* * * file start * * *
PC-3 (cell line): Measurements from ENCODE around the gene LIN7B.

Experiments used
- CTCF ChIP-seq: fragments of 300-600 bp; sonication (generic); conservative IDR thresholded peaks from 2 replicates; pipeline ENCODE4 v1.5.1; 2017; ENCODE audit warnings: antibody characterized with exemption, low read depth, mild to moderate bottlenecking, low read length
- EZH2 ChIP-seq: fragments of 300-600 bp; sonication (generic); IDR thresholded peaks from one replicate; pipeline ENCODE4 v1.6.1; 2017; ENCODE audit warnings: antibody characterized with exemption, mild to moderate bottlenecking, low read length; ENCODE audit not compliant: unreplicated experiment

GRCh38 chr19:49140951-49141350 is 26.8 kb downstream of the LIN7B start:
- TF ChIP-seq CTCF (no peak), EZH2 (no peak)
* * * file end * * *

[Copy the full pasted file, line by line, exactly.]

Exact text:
PC-3 (cell line): Measurements from ENCODE around the gene LIN7B.

Experiments used
- CTCF ChIP-seq: fragments of 300-600 bp; sonication (generic); conservative IDR thresholded peaks from 2 replicates; pipeline ENCODE4 v1.5.1; 2017; ENCODE audit warnings: antibody characterized with exemption, low read depth, mild to moderate bottlenecking, low read length
- EZH2 ChIP-seq: fragments of 300-600 bp; sonication (generic); IDR thresholded peaks from one replicate; pipeline ENCODE4 v1.6.1; 2017; ENCODE audit warnings: antibody characterized with exemption, mild to moderate bottlenecking, low read length; ENCODE audit not compliant: unreplicated experiment

GRCh38 chr19:49140951-49141350 is 26.8 kb downstream of the LIN7B start:
- TF ChIP-seq CTCF (no peak), EZH2 (no peak)